How Do You Treat Hip Pain?
Categories: Diagnosis & Testing
Our staff of orthopedic surgeons and pain management specialists understand the difficulty that a hip injury can impose. Gone untreated, a hip injury can inhibit you from engaging in your favorite physical activity, or, in chronic conditions, prevent you from going through your daily routine without pain. Hip pain may also be an indicator that you need a joint replacement surgery. So what causes hip pain?
5 Common Causes of Hip Pain
We generally associate hip pain and hip injuries with older people. Though this is true, younger and middle-aged people can also experience hip pain. Because the hip is centrally located in the body, pain that you experience in other parts of your body can be an indicator of hip pain. These body parts include the thigh, groin, buttocks, and the inside or outside of the hip joint. Pain in these regions may or may not be related to more general conditions:
A common source of hip pain, osteoarthritis can cause the hip to become inflamed, breaking down cartilage tissue. This will lessen the hip’s ability to resist friction. Patients with osteoarthritis in the hip may experience pain in any of the regions listed above.
2. Rheumatoid Arthritis
Rheumatoid arthritis is most common in women, and causes inflammation of the joints and surrounding tissues. It often affects both sides of the body in an almost uniform fashion. If left untreated, RA can cause permanent damage to the bones and joints.
Osteoporosis causes the bones to become more porous (and consequently weaker) due to calcium loss. This increases the chance that bones will fracture during a fall, and is especially common in patients over 65 years old.
Bursitis is the inflammation of the bursa, a sac filled with liquid. This can take place anywhere in the body after long periods of sitting or standing in fixed positions, or from the repetition of exaggerated motions. Bursitis in any regions close to the hip may cause hip pain.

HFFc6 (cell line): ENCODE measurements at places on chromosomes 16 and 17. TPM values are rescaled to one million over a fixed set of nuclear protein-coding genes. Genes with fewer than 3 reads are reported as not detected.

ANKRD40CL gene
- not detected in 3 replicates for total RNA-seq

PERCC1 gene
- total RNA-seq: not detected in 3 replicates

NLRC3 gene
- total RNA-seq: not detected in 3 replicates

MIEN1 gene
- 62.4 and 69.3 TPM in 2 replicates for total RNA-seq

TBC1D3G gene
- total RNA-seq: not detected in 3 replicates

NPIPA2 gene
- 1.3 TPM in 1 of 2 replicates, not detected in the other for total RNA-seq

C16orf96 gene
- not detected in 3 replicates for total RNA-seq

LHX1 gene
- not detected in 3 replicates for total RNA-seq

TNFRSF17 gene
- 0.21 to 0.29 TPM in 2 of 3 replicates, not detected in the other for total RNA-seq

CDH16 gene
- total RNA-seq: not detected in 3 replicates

5. Stress Fractures
Stress fractures result from repetitive motions like running and marching, and can occur as a result of either a weak bone (from osteoporosis) or a normal bone undergoing extreme pressure.
4 Approaches to Hip Replacement Surgery
Artificial Joint Replacement, also known as arthroplasty, can be invaluable to those who experience frequent hip pain. Not only will it relieve this pain, but it will also replace the arthritic joint with an artificial joint. This means that the bones will now rub against a new surface, allowing the joint to move smoothly and without pain. This solution is most common for those with osteoarthritis, but may also be used for other conditions that cause worn-down joints.
1. Anterior Approach
This procedure accomplishes the same objective as artificial joint replacement, but takes a less invasive approach. This is the most common joint replacement option today.
2. Hip Resurfacing Arthroplasty
This approach allows the doctor to remove less bone during the procedure. It is preferable for younger patients, as they are more likely to need another artificial joint replacement in the future.
3. Revision Arthroplasty
A procedure in which somebody who has already received one artificial joints receives a different artificial joint.
4. Hip Pinning Surgery
Often used for a fractured hip, this procedure reattaches the broken ends of the fracture. Because hip fractures occur most often in elderly people, resuming physical activity as soon as possible is paramount. This simple pinning solution will allow the patient to be active again, and minimize time spent in bed.